Jackson v. Florida

Brief of Amici Curiae Florida Association of Criminal Defense Lawyers, the Florida Public Defender Association, Advancing Real Change, Inc., Conservatives Concerned About the Death Penalty, Craig Trocino, Esq., Death Penalty Focus, Florida Justice Institute, Floridians for Alternatives to the Death Penalty, the National Association of Criminal Defense Lawyers, Ripley Whisenhunt, PLLC, Witness to Innocence, and the 8th Amendment Project

Brief filed: 05/23/2024


Jackson v. Florida

Supreme Court of Florida; Case No. 2023-1298


In 2023, Florida amended its capital sentencing scheme to lower the standard for imposing a death sentence. § 921.141, Fla. Stat. (2023) (the “8-4 Statute”). With the 8-4 Statute, Florida has the lowest standard for imposing a sentence of death in the nation.This Court must decide whether trial courts can apply the 8-4 Statute in cases like Mr. Jackson’s—i.e., cases where a Hurst resentencing proceeding was pending when the 8-4 Statute went into effect (April 20, 2023, the “Effective Date”). This issue affects over 40 of the 145 people who were granted Hurst relief.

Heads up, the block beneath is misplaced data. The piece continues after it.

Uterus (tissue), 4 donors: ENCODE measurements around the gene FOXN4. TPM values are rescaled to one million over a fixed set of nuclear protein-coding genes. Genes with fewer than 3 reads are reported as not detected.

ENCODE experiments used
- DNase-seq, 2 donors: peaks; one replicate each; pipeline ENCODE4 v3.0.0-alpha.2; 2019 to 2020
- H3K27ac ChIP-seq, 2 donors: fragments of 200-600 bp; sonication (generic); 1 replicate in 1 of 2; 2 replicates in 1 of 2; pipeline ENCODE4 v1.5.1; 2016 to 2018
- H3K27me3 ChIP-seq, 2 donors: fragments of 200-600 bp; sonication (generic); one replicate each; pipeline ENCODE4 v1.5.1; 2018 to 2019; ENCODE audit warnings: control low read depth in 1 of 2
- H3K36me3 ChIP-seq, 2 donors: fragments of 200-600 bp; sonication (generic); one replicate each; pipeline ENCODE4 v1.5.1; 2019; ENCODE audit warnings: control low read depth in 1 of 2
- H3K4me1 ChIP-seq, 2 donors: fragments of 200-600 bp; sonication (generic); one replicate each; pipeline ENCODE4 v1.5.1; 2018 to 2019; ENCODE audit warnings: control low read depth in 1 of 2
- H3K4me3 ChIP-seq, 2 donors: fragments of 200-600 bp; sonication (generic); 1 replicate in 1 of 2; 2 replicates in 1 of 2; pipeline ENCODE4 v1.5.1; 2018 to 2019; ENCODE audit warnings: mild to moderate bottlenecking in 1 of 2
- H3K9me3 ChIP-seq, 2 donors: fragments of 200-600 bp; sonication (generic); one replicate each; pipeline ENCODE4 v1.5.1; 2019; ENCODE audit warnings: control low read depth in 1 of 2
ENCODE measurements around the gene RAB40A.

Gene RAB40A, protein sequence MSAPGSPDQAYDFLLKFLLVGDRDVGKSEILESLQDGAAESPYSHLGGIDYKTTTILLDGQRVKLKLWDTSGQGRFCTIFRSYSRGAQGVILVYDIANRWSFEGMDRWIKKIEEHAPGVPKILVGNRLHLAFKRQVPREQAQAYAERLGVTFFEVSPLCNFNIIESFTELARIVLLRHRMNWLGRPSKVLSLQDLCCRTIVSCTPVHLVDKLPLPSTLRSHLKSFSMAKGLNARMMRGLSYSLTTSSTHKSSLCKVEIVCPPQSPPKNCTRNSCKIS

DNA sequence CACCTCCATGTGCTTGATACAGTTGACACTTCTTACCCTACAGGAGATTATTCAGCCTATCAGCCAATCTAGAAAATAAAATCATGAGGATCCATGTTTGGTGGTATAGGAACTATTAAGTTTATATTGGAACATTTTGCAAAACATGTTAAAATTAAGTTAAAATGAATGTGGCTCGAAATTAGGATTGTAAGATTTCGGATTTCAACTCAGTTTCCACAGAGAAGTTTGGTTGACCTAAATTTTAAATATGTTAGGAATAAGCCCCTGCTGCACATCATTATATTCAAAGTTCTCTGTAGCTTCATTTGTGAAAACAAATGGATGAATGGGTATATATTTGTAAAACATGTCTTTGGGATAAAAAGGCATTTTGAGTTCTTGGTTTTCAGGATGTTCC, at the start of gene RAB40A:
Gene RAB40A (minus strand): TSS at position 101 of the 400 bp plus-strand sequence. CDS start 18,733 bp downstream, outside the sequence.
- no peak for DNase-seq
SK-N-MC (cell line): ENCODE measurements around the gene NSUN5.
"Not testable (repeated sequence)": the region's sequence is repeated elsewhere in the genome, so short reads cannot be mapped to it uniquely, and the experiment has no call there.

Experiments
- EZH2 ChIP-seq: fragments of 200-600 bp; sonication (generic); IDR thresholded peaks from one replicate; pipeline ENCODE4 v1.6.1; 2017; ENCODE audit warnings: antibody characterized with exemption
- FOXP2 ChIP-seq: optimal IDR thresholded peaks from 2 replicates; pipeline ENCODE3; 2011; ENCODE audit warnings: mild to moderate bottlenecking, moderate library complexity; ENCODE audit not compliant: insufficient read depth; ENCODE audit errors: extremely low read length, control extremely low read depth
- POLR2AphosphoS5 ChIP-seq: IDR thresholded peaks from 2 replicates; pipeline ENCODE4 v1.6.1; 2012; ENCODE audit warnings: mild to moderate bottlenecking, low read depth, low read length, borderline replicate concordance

Data on the Hurst resentencing proceedings show that whether a capital defendant was resentenced under Florida’s post-Hurst unanimity statute or the 8-4 Statute is the quintessential game of chance. As of March 31, 2024, only 17 (17.3%) of the 98 completed Hurst resentencing proceedings (under both the unanimity and 8-4 standards) resulted in a resentence of death. Only one case as of March 31, 2024, resulted in a resentence of death under the 8-4 Statute—Mr. Jackson’s.

Capital punishment, where the difference is life or death, is the one place where such arbitrariness cannot be tolerated. The imposition of death under the 8-4 Statute in cases like Mr. Jackson’s violates capital defendants’ constitutional rights against the arbitrary infliction of the death penalty and right to equal protection. Thus, this Court should hold that the 8-4 Statute cannot apply to Hurst resentencing proceedings and, instead, the trial courts must apply Florida’s post-Hurst unanimity statute, which was in place when this Court granted prisoners like Mr. Jackson Hurst relief.


Melanie C. Kalmanson, Quarles & Brady LLP, Tampa, FL

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